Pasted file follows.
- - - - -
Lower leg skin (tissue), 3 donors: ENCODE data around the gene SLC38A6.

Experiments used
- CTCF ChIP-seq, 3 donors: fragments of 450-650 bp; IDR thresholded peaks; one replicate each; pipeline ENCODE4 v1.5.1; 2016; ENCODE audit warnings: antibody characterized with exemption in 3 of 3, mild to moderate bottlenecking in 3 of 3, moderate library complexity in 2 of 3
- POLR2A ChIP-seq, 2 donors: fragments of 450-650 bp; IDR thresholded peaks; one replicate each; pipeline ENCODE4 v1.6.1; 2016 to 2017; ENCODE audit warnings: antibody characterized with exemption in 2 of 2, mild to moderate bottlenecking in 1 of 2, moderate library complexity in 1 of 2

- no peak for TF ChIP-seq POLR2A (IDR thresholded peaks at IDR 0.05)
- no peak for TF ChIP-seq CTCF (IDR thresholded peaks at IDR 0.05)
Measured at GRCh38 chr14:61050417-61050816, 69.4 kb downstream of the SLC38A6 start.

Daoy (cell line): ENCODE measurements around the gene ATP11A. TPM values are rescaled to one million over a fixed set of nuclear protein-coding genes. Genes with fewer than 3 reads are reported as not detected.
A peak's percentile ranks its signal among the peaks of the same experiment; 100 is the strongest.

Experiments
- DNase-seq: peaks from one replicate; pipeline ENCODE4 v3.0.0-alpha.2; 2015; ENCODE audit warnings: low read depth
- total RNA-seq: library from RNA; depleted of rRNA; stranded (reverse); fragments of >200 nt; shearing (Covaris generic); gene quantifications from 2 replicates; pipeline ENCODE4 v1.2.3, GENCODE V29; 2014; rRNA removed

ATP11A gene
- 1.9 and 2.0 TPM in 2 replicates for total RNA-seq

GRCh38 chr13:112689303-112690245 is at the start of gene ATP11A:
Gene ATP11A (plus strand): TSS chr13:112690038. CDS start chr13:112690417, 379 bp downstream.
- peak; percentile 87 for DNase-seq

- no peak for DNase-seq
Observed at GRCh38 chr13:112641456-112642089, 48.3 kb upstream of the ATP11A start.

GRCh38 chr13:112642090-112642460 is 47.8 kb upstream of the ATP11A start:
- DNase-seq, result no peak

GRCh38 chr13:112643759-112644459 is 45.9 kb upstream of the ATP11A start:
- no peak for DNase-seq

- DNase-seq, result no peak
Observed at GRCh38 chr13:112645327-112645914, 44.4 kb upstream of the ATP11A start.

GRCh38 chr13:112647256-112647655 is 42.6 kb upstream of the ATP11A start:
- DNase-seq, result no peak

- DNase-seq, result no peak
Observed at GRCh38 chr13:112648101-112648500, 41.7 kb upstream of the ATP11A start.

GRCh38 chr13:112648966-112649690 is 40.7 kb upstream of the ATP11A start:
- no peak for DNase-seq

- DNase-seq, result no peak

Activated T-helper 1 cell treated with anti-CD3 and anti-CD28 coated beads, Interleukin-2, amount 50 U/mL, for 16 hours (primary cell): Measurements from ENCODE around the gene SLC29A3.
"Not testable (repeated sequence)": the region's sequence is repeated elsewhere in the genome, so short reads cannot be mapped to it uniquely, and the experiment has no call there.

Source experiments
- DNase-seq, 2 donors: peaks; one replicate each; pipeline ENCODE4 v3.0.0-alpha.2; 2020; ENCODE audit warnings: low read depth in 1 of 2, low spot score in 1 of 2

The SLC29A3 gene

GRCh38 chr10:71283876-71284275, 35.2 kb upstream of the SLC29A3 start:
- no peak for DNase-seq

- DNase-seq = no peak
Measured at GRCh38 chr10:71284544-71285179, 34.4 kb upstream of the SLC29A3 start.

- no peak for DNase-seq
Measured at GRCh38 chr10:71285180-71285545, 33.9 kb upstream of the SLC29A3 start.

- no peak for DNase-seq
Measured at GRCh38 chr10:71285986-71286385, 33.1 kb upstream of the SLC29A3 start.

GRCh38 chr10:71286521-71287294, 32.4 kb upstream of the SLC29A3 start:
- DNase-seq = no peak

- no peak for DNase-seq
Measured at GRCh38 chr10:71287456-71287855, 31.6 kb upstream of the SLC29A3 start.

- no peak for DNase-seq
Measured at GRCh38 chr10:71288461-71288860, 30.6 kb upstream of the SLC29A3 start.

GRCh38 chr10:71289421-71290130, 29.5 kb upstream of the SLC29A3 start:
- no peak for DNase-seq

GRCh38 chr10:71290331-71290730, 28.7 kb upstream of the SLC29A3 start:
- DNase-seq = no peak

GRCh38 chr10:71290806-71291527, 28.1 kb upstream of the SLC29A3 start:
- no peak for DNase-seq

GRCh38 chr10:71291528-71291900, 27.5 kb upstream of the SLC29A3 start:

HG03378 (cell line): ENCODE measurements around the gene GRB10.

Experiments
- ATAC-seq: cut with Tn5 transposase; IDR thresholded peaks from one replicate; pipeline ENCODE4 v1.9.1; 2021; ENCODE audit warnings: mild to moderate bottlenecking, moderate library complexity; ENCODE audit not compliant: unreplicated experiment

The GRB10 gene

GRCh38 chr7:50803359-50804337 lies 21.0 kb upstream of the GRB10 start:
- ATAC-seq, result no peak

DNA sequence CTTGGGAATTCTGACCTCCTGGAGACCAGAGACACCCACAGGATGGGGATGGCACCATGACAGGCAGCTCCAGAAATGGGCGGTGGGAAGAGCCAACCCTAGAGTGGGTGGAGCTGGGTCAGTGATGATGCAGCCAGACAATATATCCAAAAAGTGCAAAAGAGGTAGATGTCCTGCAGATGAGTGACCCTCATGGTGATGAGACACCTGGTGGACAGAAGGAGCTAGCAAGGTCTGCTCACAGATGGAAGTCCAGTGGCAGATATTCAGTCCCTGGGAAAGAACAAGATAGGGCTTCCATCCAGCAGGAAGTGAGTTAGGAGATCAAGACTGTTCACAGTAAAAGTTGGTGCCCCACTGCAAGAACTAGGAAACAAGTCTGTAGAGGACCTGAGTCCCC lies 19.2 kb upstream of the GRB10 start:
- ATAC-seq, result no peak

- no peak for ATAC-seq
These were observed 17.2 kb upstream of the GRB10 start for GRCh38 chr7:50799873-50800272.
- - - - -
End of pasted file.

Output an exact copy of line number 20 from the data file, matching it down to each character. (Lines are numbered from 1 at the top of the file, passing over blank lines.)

GRCh38 chr13:112642090-112642460 is 47.8 kb upstream of the ATP11A start: